When Cisco Systems Inc. (Nasdaq: CSCO) reports first-quarter results Tuesday, investors will likely be wondering if it's signalling another quarter of slower-than-expected growth.
The San Jose, Calif., company, the No. 1 developer of Internet routers and switches and software is a technology bellwether. On Thursday, Dell Inc. (Nasdaq: DELL), now the No. 2 global PC maker is schediled to report third-quarter results.
Next up will be Hewlett-Packard Co. (NYSE: HPQ), now the No. 2 PC maker and No. 1 computer company, which reports next week. CEO Margaret Whitman has already telegraphed the Palo Alto, Calif., company faces tough competition.
These three tech giants, because they report results outside the usual cycle, shed clues on the overall sector. For the past two years, they've been buffetted by slower orders from Europe, high value of the dollar that dampens foreign sales and Chinese competition.
Cisco is expected to report mildly improved results over last year, with earnings of 46 cents a share on revenue of $11.8 billion, compared with 43 cents, according to analysts surveyed by Thomson Reuters.
Overall demand for Internet products isn't as robust as it should be, with various analysts suggesting Cisco will benefit now from some of its other forays into media conferencing, televideo and cloud computing.
In the last category, Citrix recently signed a deal with network software provider Citrix Systems (Nasdaq: CTXS).
As well, CEO John Chambers, 63, one of the most beloved and respected Silicon Valley executives, appointed his latest heir apparent in the quarter, Gary Moore, also 63. He was appointed President last month. Moore formerly worked at Hitachi Data Systems and EDS, now part of HP, before joining Cisco as a senior VP in 2001.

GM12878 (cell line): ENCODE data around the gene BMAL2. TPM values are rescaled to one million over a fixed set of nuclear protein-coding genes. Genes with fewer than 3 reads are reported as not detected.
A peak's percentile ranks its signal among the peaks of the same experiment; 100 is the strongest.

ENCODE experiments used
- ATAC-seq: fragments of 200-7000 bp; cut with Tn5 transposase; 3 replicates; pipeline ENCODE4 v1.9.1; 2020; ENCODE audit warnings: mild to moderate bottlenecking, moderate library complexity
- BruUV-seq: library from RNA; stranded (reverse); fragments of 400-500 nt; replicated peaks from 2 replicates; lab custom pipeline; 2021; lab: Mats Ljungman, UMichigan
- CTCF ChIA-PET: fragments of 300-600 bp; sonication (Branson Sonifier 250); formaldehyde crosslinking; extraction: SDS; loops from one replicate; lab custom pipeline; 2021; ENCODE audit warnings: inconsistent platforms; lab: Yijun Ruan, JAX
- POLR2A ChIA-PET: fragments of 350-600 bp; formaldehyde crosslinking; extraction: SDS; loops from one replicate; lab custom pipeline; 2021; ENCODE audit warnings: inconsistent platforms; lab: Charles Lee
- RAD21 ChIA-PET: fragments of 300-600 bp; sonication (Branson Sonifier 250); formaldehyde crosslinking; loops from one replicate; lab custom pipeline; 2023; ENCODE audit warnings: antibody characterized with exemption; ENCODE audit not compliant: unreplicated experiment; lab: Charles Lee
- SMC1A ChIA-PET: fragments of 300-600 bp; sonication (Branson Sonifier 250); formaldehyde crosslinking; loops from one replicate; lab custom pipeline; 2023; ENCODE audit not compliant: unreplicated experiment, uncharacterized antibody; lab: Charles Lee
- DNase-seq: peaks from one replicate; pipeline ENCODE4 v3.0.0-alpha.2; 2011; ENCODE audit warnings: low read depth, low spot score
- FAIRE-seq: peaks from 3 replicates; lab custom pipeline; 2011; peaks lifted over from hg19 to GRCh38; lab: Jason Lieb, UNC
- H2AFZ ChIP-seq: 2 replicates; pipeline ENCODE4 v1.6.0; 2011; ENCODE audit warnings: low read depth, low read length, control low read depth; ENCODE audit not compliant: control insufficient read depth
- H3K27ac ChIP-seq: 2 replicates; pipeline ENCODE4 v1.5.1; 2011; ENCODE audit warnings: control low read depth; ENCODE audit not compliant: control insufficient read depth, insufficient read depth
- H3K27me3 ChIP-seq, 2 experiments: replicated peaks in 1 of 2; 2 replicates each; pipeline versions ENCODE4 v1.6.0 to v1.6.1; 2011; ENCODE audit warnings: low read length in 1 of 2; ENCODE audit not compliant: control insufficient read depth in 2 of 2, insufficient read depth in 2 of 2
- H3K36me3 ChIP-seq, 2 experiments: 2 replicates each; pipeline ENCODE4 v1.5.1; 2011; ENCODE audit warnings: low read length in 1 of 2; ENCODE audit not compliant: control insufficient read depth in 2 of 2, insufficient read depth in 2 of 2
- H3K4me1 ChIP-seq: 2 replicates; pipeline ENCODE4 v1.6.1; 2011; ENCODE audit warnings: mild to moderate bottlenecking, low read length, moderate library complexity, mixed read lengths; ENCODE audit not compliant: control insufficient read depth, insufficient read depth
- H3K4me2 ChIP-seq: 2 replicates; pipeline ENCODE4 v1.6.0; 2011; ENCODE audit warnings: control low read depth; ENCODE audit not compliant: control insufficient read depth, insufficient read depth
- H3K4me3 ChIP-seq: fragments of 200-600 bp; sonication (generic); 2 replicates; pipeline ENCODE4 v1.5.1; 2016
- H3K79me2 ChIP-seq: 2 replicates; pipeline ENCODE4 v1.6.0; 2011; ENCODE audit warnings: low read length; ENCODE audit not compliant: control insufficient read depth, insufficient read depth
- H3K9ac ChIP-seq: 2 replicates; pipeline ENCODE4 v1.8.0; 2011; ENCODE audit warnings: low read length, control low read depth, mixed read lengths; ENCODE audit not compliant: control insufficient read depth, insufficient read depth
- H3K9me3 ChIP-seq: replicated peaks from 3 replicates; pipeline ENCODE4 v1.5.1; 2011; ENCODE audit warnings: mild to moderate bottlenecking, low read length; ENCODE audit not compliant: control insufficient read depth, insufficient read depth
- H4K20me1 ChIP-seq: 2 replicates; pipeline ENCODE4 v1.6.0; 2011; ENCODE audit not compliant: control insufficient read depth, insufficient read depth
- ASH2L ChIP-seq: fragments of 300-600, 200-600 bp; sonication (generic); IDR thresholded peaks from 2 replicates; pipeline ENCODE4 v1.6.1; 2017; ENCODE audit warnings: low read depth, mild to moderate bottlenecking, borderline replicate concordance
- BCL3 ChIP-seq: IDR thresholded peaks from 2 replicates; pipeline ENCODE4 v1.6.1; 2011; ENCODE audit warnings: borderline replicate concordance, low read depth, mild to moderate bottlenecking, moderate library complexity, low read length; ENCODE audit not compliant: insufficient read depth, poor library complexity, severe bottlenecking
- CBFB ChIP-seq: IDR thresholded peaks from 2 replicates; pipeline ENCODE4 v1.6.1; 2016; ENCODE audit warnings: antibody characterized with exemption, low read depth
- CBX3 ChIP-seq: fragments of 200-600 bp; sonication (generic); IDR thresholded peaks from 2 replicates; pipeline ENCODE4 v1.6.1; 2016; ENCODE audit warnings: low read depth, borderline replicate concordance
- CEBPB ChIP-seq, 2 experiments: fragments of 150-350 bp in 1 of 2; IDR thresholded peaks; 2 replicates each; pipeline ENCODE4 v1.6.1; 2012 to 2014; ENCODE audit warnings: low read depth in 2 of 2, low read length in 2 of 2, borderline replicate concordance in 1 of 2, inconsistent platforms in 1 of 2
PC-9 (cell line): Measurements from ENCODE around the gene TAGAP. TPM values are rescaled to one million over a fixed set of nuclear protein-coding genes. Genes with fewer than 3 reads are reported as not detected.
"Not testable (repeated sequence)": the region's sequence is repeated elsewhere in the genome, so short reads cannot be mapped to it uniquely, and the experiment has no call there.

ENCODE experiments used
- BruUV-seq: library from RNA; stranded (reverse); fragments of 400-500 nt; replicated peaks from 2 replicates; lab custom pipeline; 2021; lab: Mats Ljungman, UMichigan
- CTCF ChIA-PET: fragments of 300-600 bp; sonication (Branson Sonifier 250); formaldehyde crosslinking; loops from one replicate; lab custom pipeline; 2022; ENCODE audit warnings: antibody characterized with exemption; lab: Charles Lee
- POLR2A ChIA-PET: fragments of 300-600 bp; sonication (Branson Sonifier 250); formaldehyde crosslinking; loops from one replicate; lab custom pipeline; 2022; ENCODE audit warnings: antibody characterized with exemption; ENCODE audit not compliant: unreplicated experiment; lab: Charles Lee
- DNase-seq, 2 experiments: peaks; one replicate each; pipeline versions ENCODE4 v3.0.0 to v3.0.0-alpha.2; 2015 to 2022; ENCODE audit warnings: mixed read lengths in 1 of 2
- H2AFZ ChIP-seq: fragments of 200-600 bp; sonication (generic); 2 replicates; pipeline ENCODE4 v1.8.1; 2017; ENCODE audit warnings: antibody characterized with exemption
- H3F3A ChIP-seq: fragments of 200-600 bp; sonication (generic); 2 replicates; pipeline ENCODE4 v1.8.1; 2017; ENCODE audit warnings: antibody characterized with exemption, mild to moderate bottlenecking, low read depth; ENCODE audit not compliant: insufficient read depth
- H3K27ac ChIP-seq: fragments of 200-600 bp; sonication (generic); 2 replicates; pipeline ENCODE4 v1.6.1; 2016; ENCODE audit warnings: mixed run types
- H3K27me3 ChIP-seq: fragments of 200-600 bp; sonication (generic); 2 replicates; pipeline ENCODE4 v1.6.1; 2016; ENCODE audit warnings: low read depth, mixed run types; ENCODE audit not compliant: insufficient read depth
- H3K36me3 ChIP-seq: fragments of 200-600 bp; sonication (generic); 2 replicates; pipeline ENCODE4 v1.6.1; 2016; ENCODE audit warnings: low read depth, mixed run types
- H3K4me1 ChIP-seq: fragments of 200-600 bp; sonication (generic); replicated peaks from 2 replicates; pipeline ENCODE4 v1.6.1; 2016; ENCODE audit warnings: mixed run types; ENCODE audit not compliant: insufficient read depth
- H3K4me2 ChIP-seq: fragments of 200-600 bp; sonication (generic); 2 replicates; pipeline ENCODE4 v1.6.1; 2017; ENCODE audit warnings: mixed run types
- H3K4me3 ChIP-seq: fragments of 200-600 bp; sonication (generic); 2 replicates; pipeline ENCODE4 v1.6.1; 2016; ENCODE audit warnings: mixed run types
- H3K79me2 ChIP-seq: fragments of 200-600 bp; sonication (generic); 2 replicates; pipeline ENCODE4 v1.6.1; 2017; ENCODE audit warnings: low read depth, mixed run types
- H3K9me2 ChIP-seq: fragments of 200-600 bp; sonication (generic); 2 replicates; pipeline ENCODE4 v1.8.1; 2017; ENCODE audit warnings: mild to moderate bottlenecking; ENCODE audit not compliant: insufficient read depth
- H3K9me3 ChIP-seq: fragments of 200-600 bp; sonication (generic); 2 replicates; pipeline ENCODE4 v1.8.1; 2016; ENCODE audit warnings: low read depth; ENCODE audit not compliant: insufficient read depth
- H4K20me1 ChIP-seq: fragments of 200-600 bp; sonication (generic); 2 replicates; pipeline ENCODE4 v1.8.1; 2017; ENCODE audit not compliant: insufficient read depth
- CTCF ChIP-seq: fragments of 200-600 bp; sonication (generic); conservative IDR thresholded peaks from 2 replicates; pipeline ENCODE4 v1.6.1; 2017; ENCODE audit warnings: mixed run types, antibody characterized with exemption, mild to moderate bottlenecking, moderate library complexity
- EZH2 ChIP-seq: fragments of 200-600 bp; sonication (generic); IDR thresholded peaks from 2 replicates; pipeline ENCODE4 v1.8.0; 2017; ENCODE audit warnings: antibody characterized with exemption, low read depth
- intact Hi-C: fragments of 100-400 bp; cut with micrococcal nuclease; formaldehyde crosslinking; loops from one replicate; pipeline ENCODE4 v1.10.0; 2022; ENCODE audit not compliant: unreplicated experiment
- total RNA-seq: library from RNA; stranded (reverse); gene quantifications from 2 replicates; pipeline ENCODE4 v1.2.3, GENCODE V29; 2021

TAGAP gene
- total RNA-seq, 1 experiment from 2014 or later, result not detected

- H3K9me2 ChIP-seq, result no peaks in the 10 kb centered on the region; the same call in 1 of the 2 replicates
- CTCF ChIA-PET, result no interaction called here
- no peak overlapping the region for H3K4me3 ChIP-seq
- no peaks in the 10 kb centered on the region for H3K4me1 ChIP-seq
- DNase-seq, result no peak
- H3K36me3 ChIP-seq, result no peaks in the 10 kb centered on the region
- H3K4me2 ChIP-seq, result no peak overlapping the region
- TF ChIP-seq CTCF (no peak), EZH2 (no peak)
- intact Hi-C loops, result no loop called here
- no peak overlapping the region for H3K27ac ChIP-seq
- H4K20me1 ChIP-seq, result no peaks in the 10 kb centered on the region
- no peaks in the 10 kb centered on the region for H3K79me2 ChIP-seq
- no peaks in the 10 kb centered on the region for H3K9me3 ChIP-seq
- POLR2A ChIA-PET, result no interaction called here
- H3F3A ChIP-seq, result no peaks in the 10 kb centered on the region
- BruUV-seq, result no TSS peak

Several prior heirs apparent have departed when it looked as if Chambers wasn't about to step down. At International Business Machines Corp. (NYSE: IBM) the customer is for the CEO to retire at 60, as Sam Palmisano did as well as his predecessor, Louis V. Gertsner, Jr.
George Notter, analyst with Jefferies, said Cisco's results may beat the predicted estimates by Chambers because they were conservative. But demand for network products by large companies last month wasn't great.
As well, government agency orders may be deferred until the U.S. government settles the current budget crisis, Notter warned. He maintained at “hold” rating on Cisco shares, with a target price of $18.
At Stifel Nicolaus, analyst Sanjay Wadwani warned a “slowdown” in the U.S. over the past two months may harm Cisco. He maintains a “buy” rating with target of 23 on the shares.
He said demand for products in corporate data centers remains strong, as has been the experience for Cisco the past several quarters. That's largely because many enterprises are beefing up to handle cloud computing and dealing with the proliferation of devices like smartphones and tablets that cry out for network capability.
S&P's J. Moorman, who has a “buy” rating on Cisco with a target price of $23, notes the company has been doing its best to retain its 60 percent market share. As well, with cash and investments exceeding $48.7 billion last quarter, Cisco might easily boost its dividend, which it started to pay only last year.
The current Cisco dividend is 14 cents a share, announced only in mid-August, which was 75 percent above the initial 6 cents set in 2011.
Shares of Cisco closed at $16.85, up 3 cents on Monday, bringing the company's market capitalization to $87.7 billion, a far cry from the boom years when it was the world's most valuable company.
Cisco shares have fallen nearly 7 percent this year and dipped 11.4 percent over the past 52 weeks.
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